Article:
Monthly Archives: April 2016

Understanding blood glucose levels

It is important to try and keep your blood glucose (sugar) levels within a healthy range (as set by your health-care provider), however, this can be a challenge.

Low blood glucose (sugar)

A low blood glucose reading indicates a drop in your glucose (sugar) levels (< 4 mmol/L). Low blood glucose is also referred to as hypoglycemia.

Signs of low blood glucose (sugar)

The following may be signs you experience when your blood glucose levels drop:

  • Shaky, light-headed, nauseated
  • Nervous, irritable, anxious
  • Confused and/or unable to concentrate
  • Hungry
  • Fast heart rate
  • Sweaty
  • Weak
  • Numbness/tingling on tongue or lips

If your blood glucose levels are very low you may feel:

  • Confused/disoriented
  • Loss of consciousness
  • Seizure

**Please make sure you have a MedicAlert identification on you at all times.

Cause of low blood glucose level

Low blood glucose levels may be caused by the following:

  • Increased physical activity
  • Skipping meals or not eating on time
  • Eating less than you should
  • Taking too much medication
  • Effects of drinking alcohol

How to treat low blood glucose

If you experience signs of low blood glucose levels, check your glucose levels immediately. If you don’t have a meter with you, treat the symptoms regardless.

Step 1: Treat your low blood glucose immediately by: eating or drinking a fast-acting carbohydrate (15 grams). Examples include:

  • 15 grams of glucose (glucose tablet)
  • 1 tbsp or 3 packets of table sugar dissolved in water
  • ¾ cup juice
  • 6 LifeSavers (1= 2.5 grams carbohydrates)
  • 1 tbsp honey

Step 2: Wait 10-15 minutes after treating your symptoms. Check your blood glucose again. If it is still low, TREAT AGAIN. Once your glucose levels are within normal range and your next meal is more than 1 hour away, eat a snack with 15 grams of carbohydrates and a protein source (e.g. half sandwich, cheese and crackers).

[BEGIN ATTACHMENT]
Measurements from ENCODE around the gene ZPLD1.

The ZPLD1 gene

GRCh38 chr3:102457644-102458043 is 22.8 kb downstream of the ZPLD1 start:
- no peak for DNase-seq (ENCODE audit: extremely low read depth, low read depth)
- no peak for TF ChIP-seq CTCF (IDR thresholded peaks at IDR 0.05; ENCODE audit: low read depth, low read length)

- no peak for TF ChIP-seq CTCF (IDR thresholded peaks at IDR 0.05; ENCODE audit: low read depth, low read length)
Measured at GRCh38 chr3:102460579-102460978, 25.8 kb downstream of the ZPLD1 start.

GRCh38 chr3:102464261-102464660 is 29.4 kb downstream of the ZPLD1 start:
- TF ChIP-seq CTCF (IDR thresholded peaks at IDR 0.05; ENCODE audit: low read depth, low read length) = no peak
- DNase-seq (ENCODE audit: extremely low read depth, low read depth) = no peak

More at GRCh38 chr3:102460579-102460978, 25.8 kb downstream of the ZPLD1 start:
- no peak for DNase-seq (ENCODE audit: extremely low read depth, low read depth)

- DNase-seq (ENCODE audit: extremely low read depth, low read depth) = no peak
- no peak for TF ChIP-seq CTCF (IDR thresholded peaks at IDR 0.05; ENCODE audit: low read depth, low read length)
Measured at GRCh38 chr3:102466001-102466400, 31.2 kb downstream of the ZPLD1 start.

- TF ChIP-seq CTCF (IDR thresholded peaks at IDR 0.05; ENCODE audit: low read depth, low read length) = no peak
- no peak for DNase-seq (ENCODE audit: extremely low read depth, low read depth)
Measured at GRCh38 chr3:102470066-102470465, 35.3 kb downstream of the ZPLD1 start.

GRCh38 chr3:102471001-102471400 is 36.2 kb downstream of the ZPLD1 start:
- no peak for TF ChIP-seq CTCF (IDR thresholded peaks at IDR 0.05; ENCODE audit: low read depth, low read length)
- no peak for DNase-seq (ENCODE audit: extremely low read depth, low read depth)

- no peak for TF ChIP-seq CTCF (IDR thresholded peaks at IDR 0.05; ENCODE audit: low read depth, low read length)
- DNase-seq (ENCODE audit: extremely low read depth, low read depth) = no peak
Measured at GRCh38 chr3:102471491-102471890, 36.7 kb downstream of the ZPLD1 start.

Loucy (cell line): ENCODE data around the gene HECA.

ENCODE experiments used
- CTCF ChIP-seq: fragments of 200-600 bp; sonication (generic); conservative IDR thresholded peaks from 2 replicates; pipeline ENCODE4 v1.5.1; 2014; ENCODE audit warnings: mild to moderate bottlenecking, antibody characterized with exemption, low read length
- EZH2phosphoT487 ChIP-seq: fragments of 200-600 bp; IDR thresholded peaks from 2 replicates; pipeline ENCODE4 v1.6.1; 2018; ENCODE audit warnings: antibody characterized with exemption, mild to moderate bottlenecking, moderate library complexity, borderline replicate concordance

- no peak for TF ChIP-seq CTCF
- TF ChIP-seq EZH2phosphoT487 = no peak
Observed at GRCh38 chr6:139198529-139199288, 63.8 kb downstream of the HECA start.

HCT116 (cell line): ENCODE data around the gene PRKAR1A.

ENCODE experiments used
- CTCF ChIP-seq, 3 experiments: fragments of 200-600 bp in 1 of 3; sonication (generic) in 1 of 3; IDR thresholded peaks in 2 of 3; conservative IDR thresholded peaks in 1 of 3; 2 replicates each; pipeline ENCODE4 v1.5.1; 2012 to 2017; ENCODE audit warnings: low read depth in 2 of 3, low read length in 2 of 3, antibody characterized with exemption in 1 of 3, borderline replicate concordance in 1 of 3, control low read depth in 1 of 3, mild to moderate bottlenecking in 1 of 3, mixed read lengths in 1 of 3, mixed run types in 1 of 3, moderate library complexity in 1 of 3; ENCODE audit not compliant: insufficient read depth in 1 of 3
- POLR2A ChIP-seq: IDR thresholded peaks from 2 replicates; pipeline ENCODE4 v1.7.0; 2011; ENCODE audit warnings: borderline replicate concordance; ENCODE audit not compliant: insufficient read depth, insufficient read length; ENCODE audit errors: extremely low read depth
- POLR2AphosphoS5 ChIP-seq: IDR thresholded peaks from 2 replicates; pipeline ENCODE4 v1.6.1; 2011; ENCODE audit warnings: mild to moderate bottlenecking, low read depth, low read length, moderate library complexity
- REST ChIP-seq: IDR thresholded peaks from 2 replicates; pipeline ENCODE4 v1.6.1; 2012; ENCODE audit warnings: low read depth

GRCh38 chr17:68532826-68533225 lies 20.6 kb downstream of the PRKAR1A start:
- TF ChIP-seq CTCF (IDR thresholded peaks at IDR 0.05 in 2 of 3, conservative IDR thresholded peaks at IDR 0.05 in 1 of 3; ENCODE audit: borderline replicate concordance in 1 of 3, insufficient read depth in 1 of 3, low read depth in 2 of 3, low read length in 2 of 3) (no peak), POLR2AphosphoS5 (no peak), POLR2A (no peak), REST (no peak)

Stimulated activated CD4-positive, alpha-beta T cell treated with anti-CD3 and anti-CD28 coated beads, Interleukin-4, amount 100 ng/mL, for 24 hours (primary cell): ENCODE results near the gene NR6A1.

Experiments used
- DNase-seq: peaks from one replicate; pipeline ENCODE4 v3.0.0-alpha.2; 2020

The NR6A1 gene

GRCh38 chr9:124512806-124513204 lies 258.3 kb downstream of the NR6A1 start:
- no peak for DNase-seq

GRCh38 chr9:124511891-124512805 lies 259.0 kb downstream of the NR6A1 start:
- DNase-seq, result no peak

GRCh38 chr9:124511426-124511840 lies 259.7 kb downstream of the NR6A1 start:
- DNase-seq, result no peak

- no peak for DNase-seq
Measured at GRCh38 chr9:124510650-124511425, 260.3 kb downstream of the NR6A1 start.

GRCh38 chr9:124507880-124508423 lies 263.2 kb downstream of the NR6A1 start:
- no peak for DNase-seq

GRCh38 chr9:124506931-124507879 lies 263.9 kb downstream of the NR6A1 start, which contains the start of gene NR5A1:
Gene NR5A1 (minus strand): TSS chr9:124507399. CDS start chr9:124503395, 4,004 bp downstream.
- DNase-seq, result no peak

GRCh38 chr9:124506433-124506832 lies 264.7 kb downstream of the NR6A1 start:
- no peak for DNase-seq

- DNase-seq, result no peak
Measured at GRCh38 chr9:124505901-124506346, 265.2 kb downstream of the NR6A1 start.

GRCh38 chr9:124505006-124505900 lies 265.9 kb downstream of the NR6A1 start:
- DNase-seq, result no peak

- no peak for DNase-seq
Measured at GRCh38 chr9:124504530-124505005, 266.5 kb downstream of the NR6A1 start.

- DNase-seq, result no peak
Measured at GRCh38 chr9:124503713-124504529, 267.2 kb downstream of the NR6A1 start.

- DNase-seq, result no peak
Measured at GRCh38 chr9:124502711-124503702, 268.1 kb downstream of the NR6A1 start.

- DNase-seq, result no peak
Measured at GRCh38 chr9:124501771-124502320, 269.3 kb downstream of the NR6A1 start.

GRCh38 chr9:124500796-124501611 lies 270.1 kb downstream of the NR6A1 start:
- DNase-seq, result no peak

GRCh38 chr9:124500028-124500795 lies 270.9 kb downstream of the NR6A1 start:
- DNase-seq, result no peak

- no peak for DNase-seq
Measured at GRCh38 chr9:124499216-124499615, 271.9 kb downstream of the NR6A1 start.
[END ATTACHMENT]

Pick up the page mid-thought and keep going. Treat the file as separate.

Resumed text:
** Make note of your low blood sugar and think about why it could have happened. Make necessary changes so you avoid a low blood glucose again. If you are unsure, speak to your health-care provider.

** Wait 45-60 minutes before driving.

High blood glucose (sugar)

A high blood glucose level indicates a rise in your glucose levels (equal or > 11 mmol/L). A high blood glucose level is also referred to as hyperglycemia.

Signs of high blood glucose

The following may be signs you experience with high blood glucose levels:

  • Thirsty
  • Increased frequency of urination (especially during the night)
  • Tired

Cause of high blood glucose levels

You may experience high blood glucose levels as a result of food, physical activity, unbalanced medication, stress or when you are sick.

How to treat high blood glucose

Speak to your health-care team to better understand a plan that is right for you. You may be asked to adjust your meal plan, physical activity regimen and/or medication.

Type 2 Diabetes

What is type 2 diabetes?

Type 2 diabetes is when there is excess glucose or sugar that builds up in your blood instead of being used by your body as energy. This disease occurs when the pancreas, an organ in your body, does not produce enough insulin OR when your body does not properly use the insulin that the pancreas makes.

What is insulin?

Insulin is a hormone that helps your body control the level of glucose in your blood. It is produced by the pancreas.

Where does glucose come from?

Glucose is a simple sugar, an important energy source that comes from food such as: bread, rice, pasta, potatoes, milk and fruit. In order for our body to use glucose for energy, insulin is required.

Living with type 2 diabetes

It is possible to live a healthy life while living with type 2 diabetes. The key is to keep your blood sugar levels within the target range set by you and your health-care provider. In order to keep your blood sugars within target you can:

  • Learn to eat healthy meals and snacks.
  • Enjoy regular physical activity.
  • Monitor your blood glucose levels.
  • Aim for a healthy body weight.
  • Take necessary medication prescribed by your physician.
  • Manage your stress.

Your diabetes team

Your health-care team may consist of the following professionals that are available to help you manage your diabetes and live a long and healthy life. Team members may include: family doctor, diabetes educators which may include a nurse and/or dietitian, endocrinologist, pharmacist, social worker, exercise physiologist, psychologist, eye care specialist, and/or foot care specialist.